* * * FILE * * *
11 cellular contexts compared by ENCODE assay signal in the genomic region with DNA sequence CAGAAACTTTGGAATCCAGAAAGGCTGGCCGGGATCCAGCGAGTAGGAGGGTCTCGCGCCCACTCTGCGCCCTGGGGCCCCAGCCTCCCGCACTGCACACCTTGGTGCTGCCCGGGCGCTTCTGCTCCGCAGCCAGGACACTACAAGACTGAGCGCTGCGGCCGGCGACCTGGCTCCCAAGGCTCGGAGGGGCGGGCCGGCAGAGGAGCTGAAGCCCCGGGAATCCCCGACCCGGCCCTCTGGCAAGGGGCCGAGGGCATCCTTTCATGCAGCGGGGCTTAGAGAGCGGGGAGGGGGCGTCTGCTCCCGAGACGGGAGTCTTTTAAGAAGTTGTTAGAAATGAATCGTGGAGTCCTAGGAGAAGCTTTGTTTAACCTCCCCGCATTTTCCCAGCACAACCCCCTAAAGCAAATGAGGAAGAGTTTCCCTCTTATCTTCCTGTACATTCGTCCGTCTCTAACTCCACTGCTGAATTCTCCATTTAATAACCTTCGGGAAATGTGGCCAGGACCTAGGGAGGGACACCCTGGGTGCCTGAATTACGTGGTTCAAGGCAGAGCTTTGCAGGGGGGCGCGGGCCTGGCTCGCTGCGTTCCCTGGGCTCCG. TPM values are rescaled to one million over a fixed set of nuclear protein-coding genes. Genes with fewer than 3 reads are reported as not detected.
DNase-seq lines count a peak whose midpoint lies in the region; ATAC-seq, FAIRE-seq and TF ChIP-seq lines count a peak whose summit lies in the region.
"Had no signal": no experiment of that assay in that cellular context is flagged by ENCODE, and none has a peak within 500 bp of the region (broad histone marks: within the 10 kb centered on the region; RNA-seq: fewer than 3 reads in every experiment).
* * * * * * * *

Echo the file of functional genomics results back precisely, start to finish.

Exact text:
11 cellular contexts compared by ENCODE assay signal in the genomic region with DNA sequence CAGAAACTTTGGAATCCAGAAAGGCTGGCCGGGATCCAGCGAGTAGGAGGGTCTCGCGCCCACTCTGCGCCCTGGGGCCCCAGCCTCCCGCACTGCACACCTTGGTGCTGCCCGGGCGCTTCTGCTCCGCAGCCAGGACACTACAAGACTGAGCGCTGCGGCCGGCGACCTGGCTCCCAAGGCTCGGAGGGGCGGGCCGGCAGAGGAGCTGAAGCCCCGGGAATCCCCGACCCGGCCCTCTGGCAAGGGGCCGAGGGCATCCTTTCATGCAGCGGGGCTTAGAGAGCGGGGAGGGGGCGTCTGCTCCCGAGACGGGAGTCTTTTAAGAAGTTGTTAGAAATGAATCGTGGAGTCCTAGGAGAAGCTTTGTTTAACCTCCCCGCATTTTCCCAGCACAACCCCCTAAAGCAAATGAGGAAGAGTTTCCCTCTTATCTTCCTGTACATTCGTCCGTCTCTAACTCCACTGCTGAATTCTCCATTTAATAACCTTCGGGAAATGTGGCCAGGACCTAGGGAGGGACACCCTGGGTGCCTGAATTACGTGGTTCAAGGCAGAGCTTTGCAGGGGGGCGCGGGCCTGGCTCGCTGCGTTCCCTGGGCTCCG. TPM values are rescaled to one million over a fixed set of nuclear protein-coding genes. Genes with fewer than 3 reads are reported as not detected.
DNase-seq lines count a peak whose midpoint lies in the region; ATAC-seq, FAIRE-seq and TF ChIP-seq lines count a peak whose summit lies in the region.
"Had no signal": no experiment of that assay in that cellular context is flagged by ENCODE, and none has a peak within 500 bp of the region (broad histone marks: within the 10 kb centered on the region; RNA-seq: fewer than 3 reads in every experiment).